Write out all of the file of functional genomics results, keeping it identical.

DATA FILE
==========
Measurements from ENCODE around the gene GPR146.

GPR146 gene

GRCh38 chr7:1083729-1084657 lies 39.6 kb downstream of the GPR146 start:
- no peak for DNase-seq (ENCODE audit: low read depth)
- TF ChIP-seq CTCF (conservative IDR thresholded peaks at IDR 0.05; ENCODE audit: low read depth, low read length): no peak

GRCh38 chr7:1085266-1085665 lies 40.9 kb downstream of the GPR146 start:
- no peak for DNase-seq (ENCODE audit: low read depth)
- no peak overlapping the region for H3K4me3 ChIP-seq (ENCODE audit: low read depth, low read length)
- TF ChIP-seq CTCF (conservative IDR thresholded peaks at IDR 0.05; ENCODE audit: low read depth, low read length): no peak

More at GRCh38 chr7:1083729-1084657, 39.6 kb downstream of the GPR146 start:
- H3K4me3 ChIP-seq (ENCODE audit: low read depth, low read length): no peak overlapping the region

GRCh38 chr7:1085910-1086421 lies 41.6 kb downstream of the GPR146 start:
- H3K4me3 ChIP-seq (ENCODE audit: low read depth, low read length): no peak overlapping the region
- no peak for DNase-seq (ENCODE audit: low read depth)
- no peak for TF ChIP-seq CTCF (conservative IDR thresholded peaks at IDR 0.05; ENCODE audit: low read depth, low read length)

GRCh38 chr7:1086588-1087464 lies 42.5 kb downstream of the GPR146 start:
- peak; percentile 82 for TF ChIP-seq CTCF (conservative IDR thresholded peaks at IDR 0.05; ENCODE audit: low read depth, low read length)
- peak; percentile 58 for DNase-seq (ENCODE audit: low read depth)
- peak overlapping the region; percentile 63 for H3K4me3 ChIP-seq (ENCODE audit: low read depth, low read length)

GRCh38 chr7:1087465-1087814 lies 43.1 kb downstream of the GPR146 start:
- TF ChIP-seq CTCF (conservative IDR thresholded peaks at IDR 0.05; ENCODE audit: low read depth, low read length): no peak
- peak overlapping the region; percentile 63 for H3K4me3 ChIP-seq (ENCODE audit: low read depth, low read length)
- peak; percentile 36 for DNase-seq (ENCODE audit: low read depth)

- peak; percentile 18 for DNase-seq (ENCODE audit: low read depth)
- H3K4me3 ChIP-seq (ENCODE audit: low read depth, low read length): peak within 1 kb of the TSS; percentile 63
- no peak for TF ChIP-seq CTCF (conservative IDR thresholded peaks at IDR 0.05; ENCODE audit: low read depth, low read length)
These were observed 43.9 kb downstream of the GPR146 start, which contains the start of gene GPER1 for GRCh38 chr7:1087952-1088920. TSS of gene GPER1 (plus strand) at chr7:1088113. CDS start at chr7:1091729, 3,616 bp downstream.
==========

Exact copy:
Measurements from ENCODE around the gene GPR146.

GPR146 gene

GRCh38 chr7:1083729-1084657 lies 39.6 kb downstream of the GPR146 start:
- no peak for DNase-seq (ENCODE audit: low read depth)
- TF ChIP-seq CTCF (conservative IDR thresholded peaks at IDR 0.05; ENCODE audit: low read depth, low read length): no peak

GRCh38 chr7:1085266-1085665 lies 40.9 kb downstream of the GPR146 start:
- no peak for DNase-seq (ENCODE audit: low read depth)
- no peak overlapping the region for H3K4me3 ChIP-seq (ENCODE audit: low read depth, low read length)
- TF ChIP-seq CTCF (conservative IDR thresholded peaks at IDR 0.05; ENCODE audit: low read depth, low read length): no peak

More at GRCh38 chr7:1083729-1084657, 39.6 kb downstream of the GPR146 start:
- H3K4me3 ChIP-seq (ENCODE audit: low read depth, low read length): no peak overlapping the region

GRCh38 chr7:1085910-1086421 lies 41.6 kb downstream of the GPR146 start:
- H3K4me3 ChIP-seq (ENCODE audit: low read depth, low read length): no peak overlapping the region
- no peak for DNase-seq (ENCODE audit: low read depth)
- no peak for TF ChIP-seq CTCF (conservative IDR thresholded peaks at IDR 0.05; ENCODE audit: low read depth, low read length)

GRCh38 chr7:1086588-1087464 lies 42.5 kb downstream of the GPR146 start:
- peak; percentile 82 for TF ChIP-seq CTCF (conservative IDR thresholded peaks at IDR 0.05; ENCODE audit: low read depth, low read length)
- peak; percentile 58 for DNase-seq (ENCODE audit: low read depth)
- peak overlapping the region; percentile 63 for H3K4me3 ChIP-seq (ENCODE audit: low read depth, low read length)

GRCh38 chr7:1087465-1087814 lies 43.1 kb downstream of the GPR146 start:
- TF ChIP-seq CTCF (conservative IDR thresholded peaks at IDR 0.05; ENCODE audit: low read depth, low read length): no peak
- peak overlapping the region; percentile 63 for H3K4me3 ChIP-seq (ENCODE audit: low read depth, low read length)
- peak; percentile 36 for DNase-seq (ENCODE audit: low read depth)

- peak; percentile 18 for DNase-seq (ENCODE audit: low read depth)
- H3K4me3 ChIP-seq (ENCODE audit: low read depth, low read length): peak within 1 kb of the TSS; percentile 63
- no peak for TF ChIP-seq CTCF (conservative IDR thresholded peaks at IDR 0.05; ENCODE audit: low read depth, low read length)
These were observed 43.9 kb downstream of the GPR146 start, which contains the start of gene GPER1 for GRCh38 chr7:1087952-1088920. TSS of gene GPER1 (plus strand) at chr7:1088113. CDS start at chr7:1091729, 3,616 bp downstream.